I did not read the Senators statement and neither have I read the court judgement, so I cannot make any informed decision. However, the most important thing in a democracy is for court judgements to be respected. It is either we accept the judgement or we appeal. As a political party, we can also have political solutions to our problems that may not be fully legal.
Are you not apprehensive that more prominent members of your party would eventually defect because of the wrangling?
Those who want to defect would defect whether there is wrangling or not. There are those who joined the PDP because it was the party in power, such people would eventually go to the next party in power. There are those who agree with the fundamental principles of the PDP and such people will remain to weather the storm.
What are those fundamental principles?
PDP has the ideologies of that encourages the national strategy of inclusiveness; a free market economy and a modern technocratic form of governance that allows for dialogue. These are the hallmarks of the PDP. In terms of inclusiveness, PDP gave every part of the country a sense of belonging when it came up with the idea of zoning. PDP built the institutions that are driving the economy today. It encouraged the free market unlike the All Progressives Congress (APC) which is still debating whether to allow the naira to float or not. The strategies used by this government are outside of the free market. The government is still talking about a prohibiting the importation of goods, having new national airline and shipping line, which is taking us back to where the PDP moved the country away from.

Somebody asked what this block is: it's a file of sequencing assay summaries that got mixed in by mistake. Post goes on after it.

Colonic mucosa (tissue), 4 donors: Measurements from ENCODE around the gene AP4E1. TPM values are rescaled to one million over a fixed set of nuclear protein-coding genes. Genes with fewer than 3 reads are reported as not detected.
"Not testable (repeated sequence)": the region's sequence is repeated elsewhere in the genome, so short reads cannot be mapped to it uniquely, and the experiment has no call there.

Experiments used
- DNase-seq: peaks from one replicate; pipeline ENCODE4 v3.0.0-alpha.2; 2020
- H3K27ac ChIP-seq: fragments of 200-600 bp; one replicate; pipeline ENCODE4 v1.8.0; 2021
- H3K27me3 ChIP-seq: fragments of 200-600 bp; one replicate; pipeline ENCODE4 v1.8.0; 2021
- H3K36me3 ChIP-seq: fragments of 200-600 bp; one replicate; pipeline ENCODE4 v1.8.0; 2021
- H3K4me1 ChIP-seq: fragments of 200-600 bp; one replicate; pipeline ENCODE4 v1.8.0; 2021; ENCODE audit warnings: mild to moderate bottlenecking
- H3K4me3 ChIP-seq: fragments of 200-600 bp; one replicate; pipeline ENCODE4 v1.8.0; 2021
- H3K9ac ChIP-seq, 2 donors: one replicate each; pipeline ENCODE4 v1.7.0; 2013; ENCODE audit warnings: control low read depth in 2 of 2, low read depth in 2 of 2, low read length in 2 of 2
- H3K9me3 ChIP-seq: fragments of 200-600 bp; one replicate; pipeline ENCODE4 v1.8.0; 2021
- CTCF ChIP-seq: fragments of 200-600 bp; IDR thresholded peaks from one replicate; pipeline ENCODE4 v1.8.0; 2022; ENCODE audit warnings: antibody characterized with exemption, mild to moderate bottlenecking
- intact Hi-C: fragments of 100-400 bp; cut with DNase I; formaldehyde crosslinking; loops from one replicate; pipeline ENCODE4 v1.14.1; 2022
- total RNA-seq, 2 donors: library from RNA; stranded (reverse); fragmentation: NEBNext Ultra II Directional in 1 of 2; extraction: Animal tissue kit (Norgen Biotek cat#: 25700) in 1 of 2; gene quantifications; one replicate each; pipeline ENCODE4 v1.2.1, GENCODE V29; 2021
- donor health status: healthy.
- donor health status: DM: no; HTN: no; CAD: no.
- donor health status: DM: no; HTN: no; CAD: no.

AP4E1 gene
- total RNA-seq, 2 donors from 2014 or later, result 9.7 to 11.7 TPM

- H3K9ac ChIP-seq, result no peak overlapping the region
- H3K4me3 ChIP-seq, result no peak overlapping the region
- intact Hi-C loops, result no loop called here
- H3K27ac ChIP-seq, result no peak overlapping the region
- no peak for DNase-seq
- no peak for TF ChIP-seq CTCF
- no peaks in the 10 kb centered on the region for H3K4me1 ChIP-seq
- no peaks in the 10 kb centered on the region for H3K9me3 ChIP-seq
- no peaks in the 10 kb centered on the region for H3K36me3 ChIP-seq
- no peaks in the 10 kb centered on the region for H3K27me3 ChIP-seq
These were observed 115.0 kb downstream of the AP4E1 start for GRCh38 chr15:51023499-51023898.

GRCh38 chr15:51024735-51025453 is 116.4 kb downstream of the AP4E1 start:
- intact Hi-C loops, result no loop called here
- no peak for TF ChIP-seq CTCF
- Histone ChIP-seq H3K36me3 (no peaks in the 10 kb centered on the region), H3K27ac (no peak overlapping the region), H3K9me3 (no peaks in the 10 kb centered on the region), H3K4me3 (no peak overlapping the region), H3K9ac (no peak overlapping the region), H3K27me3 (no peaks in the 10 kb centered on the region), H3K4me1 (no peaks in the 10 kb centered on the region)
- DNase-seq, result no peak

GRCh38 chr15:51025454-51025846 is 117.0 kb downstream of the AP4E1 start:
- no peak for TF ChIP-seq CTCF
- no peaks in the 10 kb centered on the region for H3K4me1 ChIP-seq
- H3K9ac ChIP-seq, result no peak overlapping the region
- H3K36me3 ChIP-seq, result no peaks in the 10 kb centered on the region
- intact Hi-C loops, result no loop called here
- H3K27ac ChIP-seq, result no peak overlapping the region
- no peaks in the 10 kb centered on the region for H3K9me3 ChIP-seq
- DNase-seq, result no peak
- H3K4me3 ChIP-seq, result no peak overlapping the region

With respect to banning of some imports, the reason being given is that the country is import dependent, and because of that, it put a lot of pressure on the naira which accounts for its free fall. Do you agree?
If they say that banning imports would strengthen the naira, then why was the ban reversed? In a free market, when you go to buy yams, you can’t tell how many yams are in the market, so you price it according to supply and demand. If tomorrow you are told that there are only 100 yams remaining in the market, I am sure you know that there would be stampeded. Or if you are told that a bank is folding up, there would be panic withdrawal of funds from the bank. The main purpose of a free market is to use pricing to achieve economic goals, and then allow the forces of demand and supply to determine the rate with which people procure dollars. If you feel that there is distortion in terms of subsidy on the dollars, then you allow it to float to force for local production. It is not that simple, but I am just saying that there must be a philosophical framework for development policies. We should not be reacting only when there is an absence of one thing or the other. There must be a consistent policy because investing in an economy requires confidence and that confidence can only come about when people know that there is a consistent policy. It must not have to be the PDP-type of policy, but they should have their own policy which would be captured in a philosophical framework that people can predict with confidence where the country would be in five or ten years.